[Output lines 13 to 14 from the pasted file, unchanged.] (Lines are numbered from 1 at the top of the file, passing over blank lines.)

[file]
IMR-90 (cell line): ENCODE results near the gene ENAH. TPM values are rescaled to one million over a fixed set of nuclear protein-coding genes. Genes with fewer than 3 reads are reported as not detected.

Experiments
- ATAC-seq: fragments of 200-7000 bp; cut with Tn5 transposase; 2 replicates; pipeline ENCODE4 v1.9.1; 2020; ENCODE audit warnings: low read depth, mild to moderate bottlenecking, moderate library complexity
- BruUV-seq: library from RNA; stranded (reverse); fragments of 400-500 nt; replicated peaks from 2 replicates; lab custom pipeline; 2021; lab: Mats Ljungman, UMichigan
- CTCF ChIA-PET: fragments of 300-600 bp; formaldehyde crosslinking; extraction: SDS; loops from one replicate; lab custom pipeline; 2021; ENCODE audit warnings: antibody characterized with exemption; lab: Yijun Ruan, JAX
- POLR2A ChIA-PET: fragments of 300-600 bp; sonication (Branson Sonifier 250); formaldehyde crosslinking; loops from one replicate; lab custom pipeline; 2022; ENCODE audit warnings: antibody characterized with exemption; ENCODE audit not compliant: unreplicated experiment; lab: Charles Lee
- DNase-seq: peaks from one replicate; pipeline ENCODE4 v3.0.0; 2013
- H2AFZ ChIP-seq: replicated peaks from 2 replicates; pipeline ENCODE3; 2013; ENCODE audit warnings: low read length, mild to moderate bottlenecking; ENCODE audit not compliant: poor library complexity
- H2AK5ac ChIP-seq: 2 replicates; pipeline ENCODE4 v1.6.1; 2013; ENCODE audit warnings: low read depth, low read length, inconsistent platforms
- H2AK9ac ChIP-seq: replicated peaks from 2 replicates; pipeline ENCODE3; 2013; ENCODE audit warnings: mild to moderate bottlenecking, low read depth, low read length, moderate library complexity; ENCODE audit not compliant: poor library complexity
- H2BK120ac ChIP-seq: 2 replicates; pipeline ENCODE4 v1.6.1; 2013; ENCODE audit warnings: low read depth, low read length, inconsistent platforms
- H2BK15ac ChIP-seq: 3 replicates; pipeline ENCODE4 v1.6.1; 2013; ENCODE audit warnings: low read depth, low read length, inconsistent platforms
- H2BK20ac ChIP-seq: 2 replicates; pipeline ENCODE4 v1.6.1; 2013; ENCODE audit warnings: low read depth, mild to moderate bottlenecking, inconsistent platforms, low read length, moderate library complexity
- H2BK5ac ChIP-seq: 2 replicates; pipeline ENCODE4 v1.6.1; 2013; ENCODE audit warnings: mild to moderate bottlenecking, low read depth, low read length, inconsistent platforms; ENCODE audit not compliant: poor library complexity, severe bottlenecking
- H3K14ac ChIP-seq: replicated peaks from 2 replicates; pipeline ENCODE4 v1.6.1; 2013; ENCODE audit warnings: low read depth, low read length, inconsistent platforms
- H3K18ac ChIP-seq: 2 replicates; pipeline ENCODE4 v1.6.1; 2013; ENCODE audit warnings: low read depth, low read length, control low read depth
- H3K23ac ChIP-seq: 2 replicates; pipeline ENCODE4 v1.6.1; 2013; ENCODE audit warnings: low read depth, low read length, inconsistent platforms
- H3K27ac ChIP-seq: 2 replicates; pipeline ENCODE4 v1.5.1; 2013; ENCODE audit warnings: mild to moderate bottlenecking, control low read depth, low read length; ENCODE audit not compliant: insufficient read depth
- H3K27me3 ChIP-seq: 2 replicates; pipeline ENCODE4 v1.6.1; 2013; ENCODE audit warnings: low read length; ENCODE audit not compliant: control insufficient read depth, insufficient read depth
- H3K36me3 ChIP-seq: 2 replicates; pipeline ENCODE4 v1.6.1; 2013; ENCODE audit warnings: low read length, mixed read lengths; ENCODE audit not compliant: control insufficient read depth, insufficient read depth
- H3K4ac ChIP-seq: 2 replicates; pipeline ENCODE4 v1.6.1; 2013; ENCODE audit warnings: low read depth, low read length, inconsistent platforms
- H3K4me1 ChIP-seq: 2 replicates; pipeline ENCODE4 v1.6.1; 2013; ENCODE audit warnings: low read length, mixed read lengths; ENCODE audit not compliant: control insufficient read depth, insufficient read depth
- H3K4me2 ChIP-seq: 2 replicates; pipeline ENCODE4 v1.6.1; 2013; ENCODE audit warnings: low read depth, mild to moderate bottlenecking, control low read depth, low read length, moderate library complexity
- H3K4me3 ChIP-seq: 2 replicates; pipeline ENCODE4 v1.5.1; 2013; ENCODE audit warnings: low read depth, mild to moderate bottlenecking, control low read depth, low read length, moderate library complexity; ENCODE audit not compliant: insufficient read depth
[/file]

- H2BK20ac ChIP-seq: 2 replicates; pipeline ENCODE4 v1.6.1; 2013; ENCODE audit warnings: low read depth, mild to moderate bottlenecking, inconsistent platforms, low read length, moderate library complexity
- H2BK5ac ChIP-seq: 2 replicates; pipeline ENCODE4 v1.6.1; 2013; ENCODE audit warnings: mild to moderate bottlenecking, low read depth, low read length, inconsistent platforms; ENCODE audit not compliant: poor library complexity, severe bottlenecking